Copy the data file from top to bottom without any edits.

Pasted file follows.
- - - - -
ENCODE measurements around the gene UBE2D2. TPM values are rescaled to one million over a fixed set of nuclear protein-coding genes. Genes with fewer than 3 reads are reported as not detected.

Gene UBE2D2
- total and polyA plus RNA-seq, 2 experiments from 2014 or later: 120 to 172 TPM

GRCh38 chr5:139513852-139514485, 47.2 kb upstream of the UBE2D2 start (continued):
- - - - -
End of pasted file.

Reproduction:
ENCODE measurements around the gene UBE2D2. TPM values are rescaled to one million over a fixed set of nuclear protein-coding genes. Genes with fewer than 3 reads are reported as not detected.

Gene UBE2D2
- total and polyA plus RNA-seq, 2 experiments from 2014 or later: 120 to 172 TPM

GRCh38 chr5:139513852-139514485, 47.2 kb upstream of the UBE2D2 start (continued):